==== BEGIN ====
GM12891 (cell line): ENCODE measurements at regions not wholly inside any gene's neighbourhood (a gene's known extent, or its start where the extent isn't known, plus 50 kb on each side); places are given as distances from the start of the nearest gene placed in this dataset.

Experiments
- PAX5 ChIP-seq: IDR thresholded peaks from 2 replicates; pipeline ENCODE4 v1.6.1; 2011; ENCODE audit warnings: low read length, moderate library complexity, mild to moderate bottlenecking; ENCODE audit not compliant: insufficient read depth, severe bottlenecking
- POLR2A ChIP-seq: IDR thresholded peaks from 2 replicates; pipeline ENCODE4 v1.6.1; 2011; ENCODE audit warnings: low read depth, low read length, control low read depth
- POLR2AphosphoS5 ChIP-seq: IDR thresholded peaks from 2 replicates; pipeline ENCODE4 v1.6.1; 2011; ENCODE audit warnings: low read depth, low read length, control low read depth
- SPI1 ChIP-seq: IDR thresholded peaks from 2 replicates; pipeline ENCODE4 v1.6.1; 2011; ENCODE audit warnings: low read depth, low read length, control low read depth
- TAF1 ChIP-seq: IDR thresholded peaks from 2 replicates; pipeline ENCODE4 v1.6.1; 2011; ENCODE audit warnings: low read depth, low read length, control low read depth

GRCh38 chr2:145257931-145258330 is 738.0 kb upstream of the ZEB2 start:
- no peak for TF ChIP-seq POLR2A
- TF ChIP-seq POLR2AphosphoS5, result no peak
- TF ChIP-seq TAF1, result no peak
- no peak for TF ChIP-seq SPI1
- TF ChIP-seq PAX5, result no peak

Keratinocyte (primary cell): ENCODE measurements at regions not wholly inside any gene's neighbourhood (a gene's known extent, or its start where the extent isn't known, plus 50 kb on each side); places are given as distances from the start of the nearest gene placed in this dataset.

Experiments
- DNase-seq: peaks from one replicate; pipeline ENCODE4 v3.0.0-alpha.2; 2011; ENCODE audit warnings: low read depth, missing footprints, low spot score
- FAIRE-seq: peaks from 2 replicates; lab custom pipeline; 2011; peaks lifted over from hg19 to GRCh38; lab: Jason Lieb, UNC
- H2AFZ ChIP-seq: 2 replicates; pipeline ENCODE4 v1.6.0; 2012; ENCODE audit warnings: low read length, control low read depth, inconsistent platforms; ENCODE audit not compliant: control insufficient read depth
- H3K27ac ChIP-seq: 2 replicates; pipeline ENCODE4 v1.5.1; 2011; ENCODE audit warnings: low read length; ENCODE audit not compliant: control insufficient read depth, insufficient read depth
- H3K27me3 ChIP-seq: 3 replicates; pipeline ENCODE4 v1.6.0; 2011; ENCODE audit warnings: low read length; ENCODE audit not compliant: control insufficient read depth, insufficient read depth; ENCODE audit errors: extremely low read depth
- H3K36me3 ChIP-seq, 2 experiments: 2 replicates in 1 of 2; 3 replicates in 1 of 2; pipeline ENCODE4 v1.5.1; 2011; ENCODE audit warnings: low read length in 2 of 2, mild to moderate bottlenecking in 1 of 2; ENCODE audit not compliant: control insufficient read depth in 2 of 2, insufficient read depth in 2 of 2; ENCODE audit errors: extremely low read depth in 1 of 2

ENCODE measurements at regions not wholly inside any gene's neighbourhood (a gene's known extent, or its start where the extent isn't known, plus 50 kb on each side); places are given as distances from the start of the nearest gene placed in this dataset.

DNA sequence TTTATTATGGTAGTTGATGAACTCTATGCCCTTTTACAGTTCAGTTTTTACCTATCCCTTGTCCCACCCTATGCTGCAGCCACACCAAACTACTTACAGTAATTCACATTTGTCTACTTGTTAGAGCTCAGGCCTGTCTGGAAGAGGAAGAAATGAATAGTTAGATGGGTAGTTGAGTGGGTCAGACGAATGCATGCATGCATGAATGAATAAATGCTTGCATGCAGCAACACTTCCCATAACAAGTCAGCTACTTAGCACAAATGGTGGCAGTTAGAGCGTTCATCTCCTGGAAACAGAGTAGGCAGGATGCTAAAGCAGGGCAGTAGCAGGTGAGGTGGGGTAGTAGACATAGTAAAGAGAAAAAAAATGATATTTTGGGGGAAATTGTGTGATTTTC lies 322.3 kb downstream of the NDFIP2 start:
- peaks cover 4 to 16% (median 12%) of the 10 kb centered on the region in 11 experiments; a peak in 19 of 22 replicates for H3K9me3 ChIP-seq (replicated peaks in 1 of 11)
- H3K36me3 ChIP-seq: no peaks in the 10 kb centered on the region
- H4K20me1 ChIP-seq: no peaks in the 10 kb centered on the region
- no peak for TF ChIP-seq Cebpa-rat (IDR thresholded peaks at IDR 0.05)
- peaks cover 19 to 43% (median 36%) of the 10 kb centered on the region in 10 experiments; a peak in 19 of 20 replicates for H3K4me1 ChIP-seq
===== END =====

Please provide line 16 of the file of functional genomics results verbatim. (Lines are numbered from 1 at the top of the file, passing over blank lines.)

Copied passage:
- DNase-seq: peaks from one replicate; pipeline ENCODE4 v3.0.0-alpha.2; 2011; ENCODE audit warnings: low read depth, missing footprints, low spot score